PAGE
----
[00:15:16] Yeah. We want to make sure that we’re not pushing our luck too hard. I honestly I hesitate to say this because I don’t know the science behind it, but I did hear you should start really getting serious about things 10 years before the first in instance of cancer in your. And 40 is that for me?

[00:15:36] And so, that’s something that’s really important. You can tell from the discussion that we’ve already had, that gut feelings are really important to me. Like from my sister’s story, from my story, from my step-siblings and I am, I’m very religious and that definitely plays into it.

[00:15:53] But even if you don’t believe in a higher power, I think there’s something really calming and empowering about listening to your own mind and paying attention to your own feelings on subjects. And about your own body. And so for now, this is what feels good to us, is we. Hold off for a few more years, as long as my screenings look okay. And then at 40 we’re going to have the preventative surgeries.

[00:16:14] Adam Walker: Yeah. Yeah. That’s I think that, that sounds wise. And to your point about listening to your gut, that we talked so many times with so many people on this show about just listening to yourself, being your own advocate, knowing that you know yourself better than anyone else does. And because of that, even if you might not know why, You are moving in a certain direction there may be very well be a reason for it. And so, so listen to that. And don’t ignore it.

[00:16:42] So, all right. SoI do want to talk a little bit more about feelings for a minute. Let’s talk, I mean, what’s the rollercoaster, like, the rollercoaster of emotions? You carry this gene mutation. Is it scary? Is it empowering? Do you have any fears about passing it on to, to future gener generations? I mean, just talk to me about all that sort of stuff

[00:17:04] Amy Hunter: yeah, it’s everything. It’s all of the things you mentioned combined. Scary, empowering. I feel emboldened. I feel like I have purpose. I always say that we end up choosing the hills that we choose to die on, and this has become a hill for me, which is both empowering and exhausting, . It can be exhausting and frustrating, especially when I’m dealing with insurance companies.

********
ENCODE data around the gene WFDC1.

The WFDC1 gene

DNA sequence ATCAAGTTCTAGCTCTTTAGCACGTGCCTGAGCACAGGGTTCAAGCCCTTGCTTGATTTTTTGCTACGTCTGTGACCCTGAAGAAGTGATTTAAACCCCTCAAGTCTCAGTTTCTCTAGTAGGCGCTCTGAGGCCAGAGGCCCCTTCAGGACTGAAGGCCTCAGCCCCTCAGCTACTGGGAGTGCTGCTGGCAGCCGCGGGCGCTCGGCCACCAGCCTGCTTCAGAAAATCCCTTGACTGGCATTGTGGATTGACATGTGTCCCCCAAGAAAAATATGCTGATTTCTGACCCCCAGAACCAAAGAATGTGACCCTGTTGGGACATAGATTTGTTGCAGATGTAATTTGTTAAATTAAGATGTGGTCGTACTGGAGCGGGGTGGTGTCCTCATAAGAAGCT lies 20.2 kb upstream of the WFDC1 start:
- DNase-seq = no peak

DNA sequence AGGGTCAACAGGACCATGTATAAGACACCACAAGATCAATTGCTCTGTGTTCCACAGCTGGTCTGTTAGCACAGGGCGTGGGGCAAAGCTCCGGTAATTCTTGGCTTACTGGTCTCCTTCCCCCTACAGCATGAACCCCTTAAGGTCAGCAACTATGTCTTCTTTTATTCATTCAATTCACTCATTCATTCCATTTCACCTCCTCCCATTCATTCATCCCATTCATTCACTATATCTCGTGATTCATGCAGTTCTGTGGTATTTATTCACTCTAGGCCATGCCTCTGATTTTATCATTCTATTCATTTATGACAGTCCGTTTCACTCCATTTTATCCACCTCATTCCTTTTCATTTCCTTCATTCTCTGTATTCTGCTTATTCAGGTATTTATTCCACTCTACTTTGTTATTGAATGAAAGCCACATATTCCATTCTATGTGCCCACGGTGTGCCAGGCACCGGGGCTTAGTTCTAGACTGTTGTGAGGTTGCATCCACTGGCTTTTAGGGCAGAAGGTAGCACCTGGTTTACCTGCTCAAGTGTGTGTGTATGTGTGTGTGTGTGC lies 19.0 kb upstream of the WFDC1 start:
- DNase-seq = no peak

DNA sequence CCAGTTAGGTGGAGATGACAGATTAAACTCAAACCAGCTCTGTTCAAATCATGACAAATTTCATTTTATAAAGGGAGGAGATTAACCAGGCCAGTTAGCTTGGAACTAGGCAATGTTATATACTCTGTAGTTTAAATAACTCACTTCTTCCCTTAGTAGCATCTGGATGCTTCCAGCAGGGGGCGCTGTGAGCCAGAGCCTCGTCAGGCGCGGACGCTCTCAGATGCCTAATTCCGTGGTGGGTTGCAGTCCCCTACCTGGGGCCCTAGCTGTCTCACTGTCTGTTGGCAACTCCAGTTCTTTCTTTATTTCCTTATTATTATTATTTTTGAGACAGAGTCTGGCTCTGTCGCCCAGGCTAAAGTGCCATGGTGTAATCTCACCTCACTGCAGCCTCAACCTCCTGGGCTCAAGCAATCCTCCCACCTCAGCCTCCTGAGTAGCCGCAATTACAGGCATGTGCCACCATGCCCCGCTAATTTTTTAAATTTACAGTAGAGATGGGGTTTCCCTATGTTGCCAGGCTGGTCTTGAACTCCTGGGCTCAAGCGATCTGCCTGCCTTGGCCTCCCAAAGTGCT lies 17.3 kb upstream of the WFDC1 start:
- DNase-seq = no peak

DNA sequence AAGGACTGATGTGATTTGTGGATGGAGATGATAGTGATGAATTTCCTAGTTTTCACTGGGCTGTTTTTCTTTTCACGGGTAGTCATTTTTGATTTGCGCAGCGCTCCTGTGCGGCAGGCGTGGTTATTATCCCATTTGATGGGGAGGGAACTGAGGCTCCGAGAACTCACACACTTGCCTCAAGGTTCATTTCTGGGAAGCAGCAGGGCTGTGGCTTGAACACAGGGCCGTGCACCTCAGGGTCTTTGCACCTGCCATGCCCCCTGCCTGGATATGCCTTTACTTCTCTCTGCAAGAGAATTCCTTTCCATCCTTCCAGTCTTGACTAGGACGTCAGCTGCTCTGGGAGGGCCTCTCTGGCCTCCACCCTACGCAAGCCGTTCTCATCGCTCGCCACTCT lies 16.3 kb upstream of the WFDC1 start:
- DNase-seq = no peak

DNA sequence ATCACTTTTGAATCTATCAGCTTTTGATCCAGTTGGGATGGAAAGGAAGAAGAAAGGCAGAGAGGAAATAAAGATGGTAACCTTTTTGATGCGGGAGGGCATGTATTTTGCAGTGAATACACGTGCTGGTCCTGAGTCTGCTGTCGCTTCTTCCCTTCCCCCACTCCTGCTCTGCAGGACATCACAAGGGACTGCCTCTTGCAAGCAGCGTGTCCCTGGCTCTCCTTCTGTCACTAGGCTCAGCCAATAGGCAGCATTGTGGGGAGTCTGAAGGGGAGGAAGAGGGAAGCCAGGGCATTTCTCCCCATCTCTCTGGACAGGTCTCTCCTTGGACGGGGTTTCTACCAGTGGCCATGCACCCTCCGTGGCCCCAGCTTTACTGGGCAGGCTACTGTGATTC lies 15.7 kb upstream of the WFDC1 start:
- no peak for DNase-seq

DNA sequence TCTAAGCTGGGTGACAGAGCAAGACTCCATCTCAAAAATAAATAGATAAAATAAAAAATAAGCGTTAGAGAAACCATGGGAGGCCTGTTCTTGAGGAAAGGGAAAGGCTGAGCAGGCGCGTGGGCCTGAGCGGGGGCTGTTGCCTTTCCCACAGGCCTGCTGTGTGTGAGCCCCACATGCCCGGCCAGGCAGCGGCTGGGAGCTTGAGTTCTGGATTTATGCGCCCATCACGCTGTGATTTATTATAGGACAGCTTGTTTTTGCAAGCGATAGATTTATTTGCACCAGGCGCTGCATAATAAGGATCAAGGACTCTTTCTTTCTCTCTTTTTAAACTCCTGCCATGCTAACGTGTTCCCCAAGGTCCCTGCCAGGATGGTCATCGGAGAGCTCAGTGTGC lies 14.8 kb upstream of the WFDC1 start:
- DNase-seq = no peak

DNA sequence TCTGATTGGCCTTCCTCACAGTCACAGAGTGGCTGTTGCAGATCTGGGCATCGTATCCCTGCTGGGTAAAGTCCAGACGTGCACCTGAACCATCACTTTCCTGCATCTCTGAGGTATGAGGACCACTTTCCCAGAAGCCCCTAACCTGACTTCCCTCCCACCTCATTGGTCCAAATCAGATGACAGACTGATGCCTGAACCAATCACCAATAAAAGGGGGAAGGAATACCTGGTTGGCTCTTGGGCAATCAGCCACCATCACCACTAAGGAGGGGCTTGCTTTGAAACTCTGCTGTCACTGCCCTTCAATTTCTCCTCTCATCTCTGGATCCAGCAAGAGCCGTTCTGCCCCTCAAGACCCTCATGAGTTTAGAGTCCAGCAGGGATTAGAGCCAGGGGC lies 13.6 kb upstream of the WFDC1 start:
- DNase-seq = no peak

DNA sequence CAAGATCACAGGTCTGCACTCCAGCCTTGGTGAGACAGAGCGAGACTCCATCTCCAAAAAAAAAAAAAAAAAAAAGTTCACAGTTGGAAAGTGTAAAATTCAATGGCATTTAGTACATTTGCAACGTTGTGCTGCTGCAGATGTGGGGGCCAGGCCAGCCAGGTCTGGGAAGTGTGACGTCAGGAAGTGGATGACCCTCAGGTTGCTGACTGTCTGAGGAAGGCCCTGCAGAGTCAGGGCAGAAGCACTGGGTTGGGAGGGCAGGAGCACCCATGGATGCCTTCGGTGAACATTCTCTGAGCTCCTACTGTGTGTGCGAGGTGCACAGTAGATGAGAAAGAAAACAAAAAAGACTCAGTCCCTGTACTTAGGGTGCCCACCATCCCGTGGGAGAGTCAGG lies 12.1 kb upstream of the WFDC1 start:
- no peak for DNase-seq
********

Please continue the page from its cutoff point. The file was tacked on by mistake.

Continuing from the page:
[00:17:32] Disagree with doctors on what screenings are important and what they’re willing to pay for. It’s a lot of things for me and it has been a lot of things for me. I mentioned previously that even just having those biannual screenings, I go through this huge rollercoaster of motions every six months.

[00:17:53] Yeah. It’s a huge swell of gratitude that I live at a time when we can check for these things, and then several days of just absolute gut fear of, oh my goodness, I really hope this comes back clear. Wow. Again. And then a huge relief, a celebration of, oh, okay, I’m good for another six months.

[00:18:13] Let’s go celebrate. Let’s go get some sushi. Let’s go do something fun. So, so there’s a lot of that and I felt a lot of that same rollercoaster when I first was diagnosed 10 years ago. And it just kind of continues. The hills and the valleys are not as deep as they once were. But there is still that, that same process of fluctuation I know that passing these type of genetic mutations on is a huge topic of convers. But for me, basically we just talked about it and said, you know what? Like that is something we will cross that bridge when we get there. And for right now, it feels right.

[00:18:54] It feels okay to go ahead and move forward and have children of our own. I know a lot of people will disagree with me, and that’s okay. It’s it was not done lightly. It was not done without thought. I just could not possibly imagine my life without these perfect little boys in it.